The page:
It’s International Women’s Day March 8, so we’re sharing the stories of three remarkable Kenyan women. Women like these are the backbone of Unbound programs, demonstrating the strength and courage it takes to create real change for their families and communities.
Making her own decisions
People in her community didn’t take Elizabeth seriously when she started her business carrying passengers to school and work on the back of her bicycle.
They said it was man’s work and questioned whether she was strong enough. That was more than 10 years ago.
“At first they doubted me and would not let me carry them, but with time I have been accepted,” she said.
Elizabeth, a single mother, started the business to support her daughter, Mary, now 16. She works up to 13-hour days, sometimes starting as early as 6 a.m. It’s physically demanding, but Elizabeth is no stranger to hard work.
“I used to work in the quarry,” she said. “It was hard labor and the wages were small.”
Elizabeth wants Mary to finish her education and realize her goal of working as an airline flight attendant.
“I would not want her to live the life I have lived,” she said. “I encourage her to study hard.”
As the seventh of 10 children, Elizabeth had to drop out of school in the sixth grade because her parents couldn’t afford the fees. She and her brothers went to work to ensure their youngest sibling could go to high school.
“We loved education, and we wanted our last born [sibling] to have an opportunity,” she said.
Education is a common goal of parents whose children are sponsored through Unbound. Elizabeth receives support for Mary’s schooling
Through her participation in the local Unbound mothers group, Elizabeth has also been able to help other family members. She’s taken small loans from the group to help her mother and sister with housing and health care.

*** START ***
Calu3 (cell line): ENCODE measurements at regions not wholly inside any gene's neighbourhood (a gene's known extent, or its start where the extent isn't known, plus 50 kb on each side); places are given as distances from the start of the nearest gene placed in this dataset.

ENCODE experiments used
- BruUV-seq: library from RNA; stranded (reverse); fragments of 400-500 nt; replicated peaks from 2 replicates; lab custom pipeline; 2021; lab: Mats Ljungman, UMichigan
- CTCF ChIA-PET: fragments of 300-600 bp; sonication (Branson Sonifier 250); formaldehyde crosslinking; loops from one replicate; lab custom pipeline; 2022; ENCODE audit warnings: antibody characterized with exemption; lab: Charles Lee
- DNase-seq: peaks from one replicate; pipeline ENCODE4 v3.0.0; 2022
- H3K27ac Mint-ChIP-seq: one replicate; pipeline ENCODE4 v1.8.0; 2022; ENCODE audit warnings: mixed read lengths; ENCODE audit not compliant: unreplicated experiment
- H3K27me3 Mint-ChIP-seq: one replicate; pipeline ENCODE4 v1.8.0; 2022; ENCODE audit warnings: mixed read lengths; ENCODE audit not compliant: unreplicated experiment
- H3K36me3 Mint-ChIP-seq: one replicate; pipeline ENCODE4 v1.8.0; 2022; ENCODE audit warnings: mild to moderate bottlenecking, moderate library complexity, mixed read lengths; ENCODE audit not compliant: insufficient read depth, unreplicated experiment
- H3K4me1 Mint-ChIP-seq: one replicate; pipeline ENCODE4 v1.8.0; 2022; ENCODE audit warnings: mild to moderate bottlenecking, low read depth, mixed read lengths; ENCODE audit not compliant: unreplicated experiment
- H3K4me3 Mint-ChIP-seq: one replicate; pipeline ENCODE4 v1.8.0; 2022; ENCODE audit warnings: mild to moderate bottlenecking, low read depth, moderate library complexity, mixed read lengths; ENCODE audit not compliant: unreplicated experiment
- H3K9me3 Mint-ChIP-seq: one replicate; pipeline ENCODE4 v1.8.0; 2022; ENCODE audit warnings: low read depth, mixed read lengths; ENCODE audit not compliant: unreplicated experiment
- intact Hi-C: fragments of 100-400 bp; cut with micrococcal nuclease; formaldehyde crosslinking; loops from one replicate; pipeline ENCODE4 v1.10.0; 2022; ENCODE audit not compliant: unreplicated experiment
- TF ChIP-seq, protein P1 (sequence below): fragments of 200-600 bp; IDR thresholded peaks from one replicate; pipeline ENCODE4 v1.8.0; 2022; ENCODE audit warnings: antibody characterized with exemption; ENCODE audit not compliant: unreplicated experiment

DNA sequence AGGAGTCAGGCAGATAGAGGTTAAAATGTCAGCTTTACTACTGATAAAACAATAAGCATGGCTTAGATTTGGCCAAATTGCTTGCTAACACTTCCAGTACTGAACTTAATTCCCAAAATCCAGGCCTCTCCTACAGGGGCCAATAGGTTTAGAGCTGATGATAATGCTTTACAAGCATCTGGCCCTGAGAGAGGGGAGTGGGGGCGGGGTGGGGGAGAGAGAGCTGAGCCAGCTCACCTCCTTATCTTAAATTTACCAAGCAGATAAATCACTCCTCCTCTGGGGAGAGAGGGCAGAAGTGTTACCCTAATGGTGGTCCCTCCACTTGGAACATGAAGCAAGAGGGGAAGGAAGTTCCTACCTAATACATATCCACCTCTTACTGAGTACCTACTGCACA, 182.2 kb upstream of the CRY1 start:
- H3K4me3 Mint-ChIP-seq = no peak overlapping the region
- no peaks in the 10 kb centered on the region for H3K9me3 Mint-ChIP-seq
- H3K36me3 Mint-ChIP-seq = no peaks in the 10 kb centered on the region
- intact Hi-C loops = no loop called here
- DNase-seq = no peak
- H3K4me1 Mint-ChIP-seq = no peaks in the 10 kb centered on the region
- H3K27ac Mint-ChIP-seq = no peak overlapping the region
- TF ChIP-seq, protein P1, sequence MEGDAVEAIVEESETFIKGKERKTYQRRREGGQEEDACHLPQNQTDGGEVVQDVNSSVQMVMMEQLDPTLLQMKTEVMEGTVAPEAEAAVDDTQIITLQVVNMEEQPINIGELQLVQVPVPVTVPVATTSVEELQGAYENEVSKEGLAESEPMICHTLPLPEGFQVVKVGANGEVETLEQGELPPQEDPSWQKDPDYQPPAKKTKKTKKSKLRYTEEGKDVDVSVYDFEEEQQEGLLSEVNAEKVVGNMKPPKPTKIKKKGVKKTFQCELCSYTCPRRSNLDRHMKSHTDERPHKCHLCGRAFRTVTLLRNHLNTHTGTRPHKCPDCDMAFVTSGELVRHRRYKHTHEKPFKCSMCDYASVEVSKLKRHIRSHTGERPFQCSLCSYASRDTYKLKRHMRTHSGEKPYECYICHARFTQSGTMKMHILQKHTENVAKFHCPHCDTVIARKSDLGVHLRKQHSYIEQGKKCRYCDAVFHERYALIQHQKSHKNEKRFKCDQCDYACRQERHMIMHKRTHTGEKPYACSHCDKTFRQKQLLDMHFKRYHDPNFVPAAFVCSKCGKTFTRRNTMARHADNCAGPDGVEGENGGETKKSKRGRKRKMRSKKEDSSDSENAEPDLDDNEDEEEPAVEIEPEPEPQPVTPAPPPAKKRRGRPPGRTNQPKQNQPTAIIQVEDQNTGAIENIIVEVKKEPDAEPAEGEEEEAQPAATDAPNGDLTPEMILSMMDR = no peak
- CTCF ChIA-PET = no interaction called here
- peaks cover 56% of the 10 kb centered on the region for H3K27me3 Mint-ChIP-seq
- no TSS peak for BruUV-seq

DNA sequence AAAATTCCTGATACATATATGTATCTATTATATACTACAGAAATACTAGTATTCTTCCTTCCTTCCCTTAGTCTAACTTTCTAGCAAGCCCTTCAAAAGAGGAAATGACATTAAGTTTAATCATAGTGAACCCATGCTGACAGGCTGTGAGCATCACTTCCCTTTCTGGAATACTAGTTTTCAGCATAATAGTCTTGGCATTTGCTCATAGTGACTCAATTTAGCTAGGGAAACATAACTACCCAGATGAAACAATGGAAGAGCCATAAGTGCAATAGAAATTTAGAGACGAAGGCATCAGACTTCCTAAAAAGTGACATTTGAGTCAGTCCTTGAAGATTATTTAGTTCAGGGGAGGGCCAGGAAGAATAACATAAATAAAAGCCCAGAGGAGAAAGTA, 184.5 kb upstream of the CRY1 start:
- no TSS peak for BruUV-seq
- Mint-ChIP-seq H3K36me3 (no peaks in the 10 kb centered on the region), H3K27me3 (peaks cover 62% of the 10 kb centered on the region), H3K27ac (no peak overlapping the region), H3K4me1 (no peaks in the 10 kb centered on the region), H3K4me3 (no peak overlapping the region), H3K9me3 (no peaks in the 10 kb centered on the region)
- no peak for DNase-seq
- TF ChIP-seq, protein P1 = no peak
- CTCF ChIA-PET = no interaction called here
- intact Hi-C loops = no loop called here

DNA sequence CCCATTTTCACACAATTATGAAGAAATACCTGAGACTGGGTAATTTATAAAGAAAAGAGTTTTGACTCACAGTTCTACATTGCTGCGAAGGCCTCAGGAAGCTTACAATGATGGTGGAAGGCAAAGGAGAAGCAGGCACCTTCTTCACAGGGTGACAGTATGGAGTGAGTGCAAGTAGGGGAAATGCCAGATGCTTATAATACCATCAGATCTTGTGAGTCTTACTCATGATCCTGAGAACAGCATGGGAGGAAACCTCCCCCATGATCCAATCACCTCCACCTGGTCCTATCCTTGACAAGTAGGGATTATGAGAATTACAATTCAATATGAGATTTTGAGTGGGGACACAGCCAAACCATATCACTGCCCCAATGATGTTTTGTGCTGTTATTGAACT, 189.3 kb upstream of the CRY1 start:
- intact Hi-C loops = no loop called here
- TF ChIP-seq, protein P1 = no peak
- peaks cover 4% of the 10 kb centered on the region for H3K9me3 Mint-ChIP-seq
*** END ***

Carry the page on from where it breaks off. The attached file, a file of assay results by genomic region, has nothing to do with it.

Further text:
And she has ambitions for her own future.
“I do not intend to drive the bicycle for long,” Elizabeth said. “I hope one day I will have enough money to open a shop where I will be selling clothes and chemicals that are used to make soap.”
For now, while she’s still physically able to do the work, the bicycle taxi business has its advantages.
“It makes me happy because I am my own boss and I make my own decisions,” she said. “Riding a bicycle and getting paid for it makes it all better.”
Building a solid foundation
Rose remembers well the precariousness of living with her husband and children in a home crumbling before her eyes.
“The house we were living in was in terrible condition,” she said. “We used to live near a quarry, so the big lorries (trucks) would make our house shake. It was made of mud and it started cracking.”
Families in Unbound have flexibility to use sponsorship support to meet urgent needs and achieve goals they set for themselves. Rose and her husband, Samuel, made a new home their priority. She’s a farmer and he works in the quarry. With their hard-earned income, support from their son Dennis’ sponsorship and loans Rose took through the local Unbound mothers group, the couple acquired materials to build a sturdy cement home for their family of seven children.
“When we used to live in that mud house, I would get scared,” Rose said. “Every time I would be in the farm, I would not be at peace because I feared that the house might fall and my children would get hurt.”
Now that their house is built, Rose and her husband are focused on getting Dennis, 20, and their younger children through school, an opportunity they didn’t have.
“I went up to class seven, but my parents could not afford to raise the tuition fee,” Rose said. “If I had the education, I think I would have been a lawyer.”
Looking to the future, Rose hopes to take another loan from the mothers group to start a small shop and go into business for herself.
Growing in a community’s embrace
Teaching is Eunice’s calling, and in middle age she gathered the courage and resources to open her own nursery school.
As a youth, Eunice pursued her education through high school but couldn’t afford college. She farmed and worked as a nursery school teacher, saving enough money to enroll in college to try to make a better life for her two children. She finished her course, but teaching jobs were scarce so she continued farming.
Eunice’s daughter Karen, 18, is sponsored through Unbound. In 2012, Eunice took a loan from the local Unbound mothers group and started a nursery school with an enrollment of seven children. Today, 20 children attend her school.
She credits support from the mothers group for giving her the confidence to pursue her dream.
“As a single mother I no longer feel alone,” she said. “I have learned a lot, and we have interacted well with each other. I do not face any segregation from the group because I am a single mother. The community sometimes secludes single mothers, but as part of the Unbound group I feel loved and welcomed.”
Help a mother make a better life for her family. Sponsor a child today.